A hydrodynamic model and flow visualization experiments are used to understand the mechanisms through which soluble surfactants can influence the onset of dynamic wetting failure. In the model, a Newtonian liquid displaces air in a rectangular channel in the absence of inertia. A Navier-slip boundary condition and constant contact angle are used to describe the dynamic contact line, and surfactants are allowed to adsorb to the interface and moving channel wall (substrate). The Galerkin finite element method is used to calculate steady states and identify the critical capillary number Cacrit at which wetting failure occurs. It is found that surfactant solubility weakens the influence of Marangoni stresses, which tend to promote the onset of wetting failure. Adsorption of surfactants to the substrate can delay the onset of wetting failure due to the emergence of Marangoni stresses that thicken the air film near the dynamic contact line. The experiments indicate that Cacrit increases with surfactant concentration. For the more viscous solutions used, this behaviour can largely be explained by accounting for changes to the mean surface tension and static contact angle produced by surfactants. For the lowest-viscosity solution used, comparison between the model predictions and experimental observations suggests that other surfactant-induced phenomena such as Marangoni stresses may play a more important role.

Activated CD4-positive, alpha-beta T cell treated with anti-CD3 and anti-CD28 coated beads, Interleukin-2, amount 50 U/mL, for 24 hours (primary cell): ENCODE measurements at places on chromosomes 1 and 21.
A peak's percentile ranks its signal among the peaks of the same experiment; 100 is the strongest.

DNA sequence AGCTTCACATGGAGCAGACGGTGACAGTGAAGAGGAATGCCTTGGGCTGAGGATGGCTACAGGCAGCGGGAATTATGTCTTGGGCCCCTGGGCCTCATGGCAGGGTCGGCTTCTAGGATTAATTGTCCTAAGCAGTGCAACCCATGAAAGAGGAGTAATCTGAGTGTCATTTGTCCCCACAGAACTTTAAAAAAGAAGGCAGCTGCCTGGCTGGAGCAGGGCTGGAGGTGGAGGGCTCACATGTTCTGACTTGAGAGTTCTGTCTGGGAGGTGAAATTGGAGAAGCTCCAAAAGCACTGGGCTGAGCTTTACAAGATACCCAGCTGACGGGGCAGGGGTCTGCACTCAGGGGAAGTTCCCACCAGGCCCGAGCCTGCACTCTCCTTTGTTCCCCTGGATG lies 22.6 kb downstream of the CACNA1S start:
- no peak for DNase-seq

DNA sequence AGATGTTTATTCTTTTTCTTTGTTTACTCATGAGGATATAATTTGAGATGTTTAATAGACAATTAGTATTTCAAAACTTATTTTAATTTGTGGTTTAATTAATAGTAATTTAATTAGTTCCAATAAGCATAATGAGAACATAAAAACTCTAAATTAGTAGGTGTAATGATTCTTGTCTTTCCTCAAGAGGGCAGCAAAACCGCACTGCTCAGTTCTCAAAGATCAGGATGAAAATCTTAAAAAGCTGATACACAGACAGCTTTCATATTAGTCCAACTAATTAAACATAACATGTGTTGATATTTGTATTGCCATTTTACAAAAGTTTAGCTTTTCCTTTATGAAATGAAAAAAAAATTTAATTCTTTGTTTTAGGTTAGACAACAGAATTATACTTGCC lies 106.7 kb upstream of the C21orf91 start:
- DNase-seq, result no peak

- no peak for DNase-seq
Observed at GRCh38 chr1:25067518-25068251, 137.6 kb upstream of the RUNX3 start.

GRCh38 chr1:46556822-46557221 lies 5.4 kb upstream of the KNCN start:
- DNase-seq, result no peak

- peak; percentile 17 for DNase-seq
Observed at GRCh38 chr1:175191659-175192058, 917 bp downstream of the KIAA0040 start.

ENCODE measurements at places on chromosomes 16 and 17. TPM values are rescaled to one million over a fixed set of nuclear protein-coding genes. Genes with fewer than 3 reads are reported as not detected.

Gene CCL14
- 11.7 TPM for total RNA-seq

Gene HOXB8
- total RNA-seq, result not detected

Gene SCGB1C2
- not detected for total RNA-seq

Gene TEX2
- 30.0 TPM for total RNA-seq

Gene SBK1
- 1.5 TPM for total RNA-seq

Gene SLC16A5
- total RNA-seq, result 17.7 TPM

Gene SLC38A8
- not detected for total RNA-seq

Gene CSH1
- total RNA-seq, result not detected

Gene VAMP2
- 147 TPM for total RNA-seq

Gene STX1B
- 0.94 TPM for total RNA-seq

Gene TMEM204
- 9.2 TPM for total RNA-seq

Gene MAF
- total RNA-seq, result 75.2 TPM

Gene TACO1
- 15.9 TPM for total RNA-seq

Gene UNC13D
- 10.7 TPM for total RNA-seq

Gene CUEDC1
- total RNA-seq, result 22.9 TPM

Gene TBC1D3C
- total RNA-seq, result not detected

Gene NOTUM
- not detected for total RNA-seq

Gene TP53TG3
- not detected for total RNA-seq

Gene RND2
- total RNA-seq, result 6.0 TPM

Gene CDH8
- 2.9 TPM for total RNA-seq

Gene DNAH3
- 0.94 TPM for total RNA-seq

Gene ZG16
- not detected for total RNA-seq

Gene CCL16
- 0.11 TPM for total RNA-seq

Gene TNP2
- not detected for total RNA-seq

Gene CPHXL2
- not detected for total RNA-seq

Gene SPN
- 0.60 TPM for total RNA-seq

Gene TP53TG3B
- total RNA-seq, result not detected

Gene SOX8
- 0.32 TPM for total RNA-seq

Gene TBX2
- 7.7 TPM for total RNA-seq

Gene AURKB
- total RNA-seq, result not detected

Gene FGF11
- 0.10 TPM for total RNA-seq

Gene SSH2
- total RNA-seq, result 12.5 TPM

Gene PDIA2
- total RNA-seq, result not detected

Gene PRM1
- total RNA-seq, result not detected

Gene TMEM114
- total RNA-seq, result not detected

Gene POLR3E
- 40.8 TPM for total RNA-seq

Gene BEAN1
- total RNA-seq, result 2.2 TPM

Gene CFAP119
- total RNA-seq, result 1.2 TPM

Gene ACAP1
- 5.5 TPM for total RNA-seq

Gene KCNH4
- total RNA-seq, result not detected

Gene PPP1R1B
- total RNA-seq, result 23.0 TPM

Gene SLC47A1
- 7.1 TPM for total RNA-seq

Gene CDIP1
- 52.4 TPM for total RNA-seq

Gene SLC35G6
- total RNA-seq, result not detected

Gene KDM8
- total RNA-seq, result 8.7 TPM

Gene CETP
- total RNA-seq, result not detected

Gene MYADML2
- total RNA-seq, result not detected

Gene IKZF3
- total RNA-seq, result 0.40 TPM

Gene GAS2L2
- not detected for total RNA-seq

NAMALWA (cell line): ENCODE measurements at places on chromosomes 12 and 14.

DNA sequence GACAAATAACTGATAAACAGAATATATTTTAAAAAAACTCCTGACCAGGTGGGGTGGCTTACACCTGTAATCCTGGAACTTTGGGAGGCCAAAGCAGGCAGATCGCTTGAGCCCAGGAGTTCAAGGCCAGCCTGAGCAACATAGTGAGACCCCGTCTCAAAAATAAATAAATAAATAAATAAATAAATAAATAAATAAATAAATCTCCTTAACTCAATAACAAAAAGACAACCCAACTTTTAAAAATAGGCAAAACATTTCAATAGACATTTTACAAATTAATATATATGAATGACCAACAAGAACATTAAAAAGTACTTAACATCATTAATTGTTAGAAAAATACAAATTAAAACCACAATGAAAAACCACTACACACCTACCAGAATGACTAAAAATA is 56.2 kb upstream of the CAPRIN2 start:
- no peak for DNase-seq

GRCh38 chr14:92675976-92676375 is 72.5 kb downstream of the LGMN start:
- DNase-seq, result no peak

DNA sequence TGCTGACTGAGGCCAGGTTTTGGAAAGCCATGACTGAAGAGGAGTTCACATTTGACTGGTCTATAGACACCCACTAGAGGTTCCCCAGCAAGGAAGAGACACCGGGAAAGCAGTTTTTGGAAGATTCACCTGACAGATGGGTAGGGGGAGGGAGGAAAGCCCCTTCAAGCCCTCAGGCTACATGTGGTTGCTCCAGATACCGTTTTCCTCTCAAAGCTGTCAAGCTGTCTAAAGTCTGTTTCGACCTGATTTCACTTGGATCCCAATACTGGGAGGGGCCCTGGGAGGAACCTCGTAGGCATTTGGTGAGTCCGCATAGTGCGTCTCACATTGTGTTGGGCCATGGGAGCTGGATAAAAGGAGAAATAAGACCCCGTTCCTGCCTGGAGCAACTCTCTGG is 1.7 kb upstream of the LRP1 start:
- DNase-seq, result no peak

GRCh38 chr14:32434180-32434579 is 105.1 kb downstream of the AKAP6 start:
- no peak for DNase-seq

Bibliographical noteFunding Information:
This material is based upon work supported by the National Science Foundation under grant no. CBET-1434016. We thank E. Vandre for numerous helpful discussions, 3MTM for the kind donation of PET tapes, and W. J. Suszynski for assistance with the experiments. We are grateful to the Minnesota Supercomputing Institute (MSI) at the University of Minnesota for providing computational resources.
© 2017 Cambridge University Press.
- contact lines
- interfacial flows (free surface)